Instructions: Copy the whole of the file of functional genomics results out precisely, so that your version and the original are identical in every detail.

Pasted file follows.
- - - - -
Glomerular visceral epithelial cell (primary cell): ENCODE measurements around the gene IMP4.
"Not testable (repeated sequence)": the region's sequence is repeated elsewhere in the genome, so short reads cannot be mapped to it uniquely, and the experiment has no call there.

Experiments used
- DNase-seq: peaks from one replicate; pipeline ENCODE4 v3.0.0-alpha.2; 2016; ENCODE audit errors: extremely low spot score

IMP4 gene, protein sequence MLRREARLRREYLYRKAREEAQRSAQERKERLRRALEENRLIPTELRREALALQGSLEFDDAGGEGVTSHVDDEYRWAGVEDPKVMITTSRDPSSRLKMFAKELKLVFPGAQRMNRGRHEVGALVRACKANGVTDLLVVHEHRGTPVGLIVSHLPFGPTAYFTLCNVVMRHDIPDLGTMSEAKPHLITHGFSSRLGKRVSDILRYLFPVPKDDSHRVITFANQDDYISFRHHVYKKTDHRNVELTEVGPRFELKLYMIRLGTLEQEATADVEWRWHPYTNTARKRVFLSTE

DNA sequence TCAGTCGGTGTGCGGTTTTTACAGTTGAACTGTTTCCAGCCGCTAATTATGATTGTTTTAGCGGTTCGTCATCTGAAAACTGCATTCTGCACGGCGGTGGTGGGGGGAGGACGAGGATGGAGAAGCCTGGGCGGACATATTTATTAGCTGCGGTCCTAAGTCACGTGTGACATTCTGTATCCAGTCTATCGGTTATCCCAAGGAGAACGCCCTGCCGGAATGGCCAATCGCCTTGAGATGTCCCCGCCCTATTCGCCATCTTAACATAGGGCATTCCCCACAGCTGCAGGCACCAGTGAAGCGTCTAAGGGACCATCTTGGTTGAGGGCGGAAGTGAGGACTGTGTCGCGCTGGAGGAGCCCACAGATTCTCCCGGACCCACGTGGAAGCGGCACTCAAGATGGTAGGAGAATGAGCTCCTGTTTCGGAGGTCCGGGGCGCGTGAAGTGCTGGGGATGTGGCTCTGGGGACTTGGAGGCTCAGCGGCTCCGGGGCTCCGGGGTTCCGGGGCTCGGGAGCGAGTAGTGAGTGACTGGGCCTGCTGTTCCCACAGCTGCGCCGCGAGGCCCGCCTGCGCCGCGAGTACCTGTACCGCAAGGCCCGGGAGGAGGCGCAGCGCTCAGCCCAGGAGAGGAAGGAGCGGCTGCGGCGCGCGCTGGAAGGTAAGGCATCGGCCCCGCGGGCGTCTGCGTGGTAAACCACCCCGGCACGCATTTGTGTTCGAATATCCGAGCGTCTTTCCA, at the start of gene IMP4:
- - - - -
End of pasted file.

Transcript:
Glomerular visceral epithelial cell (primary cell): ENCODE measurements around the gene IMP4.
"Not testable (repeated sequence)": the region's sequence is repeated elsewhere in the genome, so short reads cannot be mapped to it uniquely, and the experiment has no call there.

Experiments used
- DNase-seq: peaks from one replicate; pipeline ENCODE4 v3.0.0-alpha.2; 2016; ENCODE audit errors: extremely low spot score

IMP4 gene, protein sequence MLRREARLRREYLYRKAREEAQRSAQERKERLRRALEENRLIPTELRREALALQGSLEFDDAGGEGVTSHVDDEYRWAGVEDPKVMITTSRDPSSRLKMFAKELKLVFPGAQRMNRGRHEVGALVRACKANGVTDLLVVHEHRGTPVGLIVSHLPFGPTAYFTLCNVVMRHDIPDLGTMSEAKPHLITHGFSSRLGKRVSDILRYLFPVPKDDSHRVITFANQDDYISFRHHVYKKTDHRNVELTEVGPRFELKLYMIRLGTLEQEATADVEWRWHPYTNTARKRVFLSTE

DNA sequence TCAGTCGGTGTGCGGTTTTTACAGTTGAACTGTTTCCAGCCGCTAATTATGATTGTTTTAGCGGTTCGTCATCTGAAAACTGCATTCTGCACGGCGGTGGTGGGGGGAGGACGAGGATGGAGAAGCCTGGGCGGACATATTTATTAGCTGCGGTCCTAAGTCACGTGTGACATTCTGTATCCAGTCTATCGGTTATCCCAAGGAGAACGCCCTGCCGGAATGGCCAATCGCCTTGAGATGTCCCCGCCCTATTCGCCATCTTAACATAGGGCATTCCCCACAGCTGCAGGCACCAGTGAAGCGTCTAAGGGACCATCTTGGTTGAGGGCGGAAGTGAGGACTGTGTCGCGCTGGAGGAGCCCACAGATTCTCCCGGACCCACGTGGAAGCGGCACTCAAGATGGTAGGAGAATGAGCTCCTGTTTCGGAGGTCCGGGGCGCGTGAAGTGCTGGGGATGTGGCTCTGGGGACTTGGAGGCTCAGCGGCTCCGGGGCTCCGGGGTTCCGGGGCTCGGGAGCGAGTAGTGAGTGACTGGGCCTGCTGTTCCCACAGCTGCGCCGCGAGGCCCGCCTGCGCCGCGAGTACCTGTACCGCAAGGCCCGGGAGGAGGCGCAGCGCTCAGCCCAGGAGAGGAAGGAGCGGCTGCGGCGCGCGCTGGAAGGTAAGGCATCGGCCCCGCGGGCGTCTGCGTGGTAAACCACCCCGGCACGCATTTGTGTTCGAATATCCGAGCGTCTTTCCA, at the start of gene IMP4: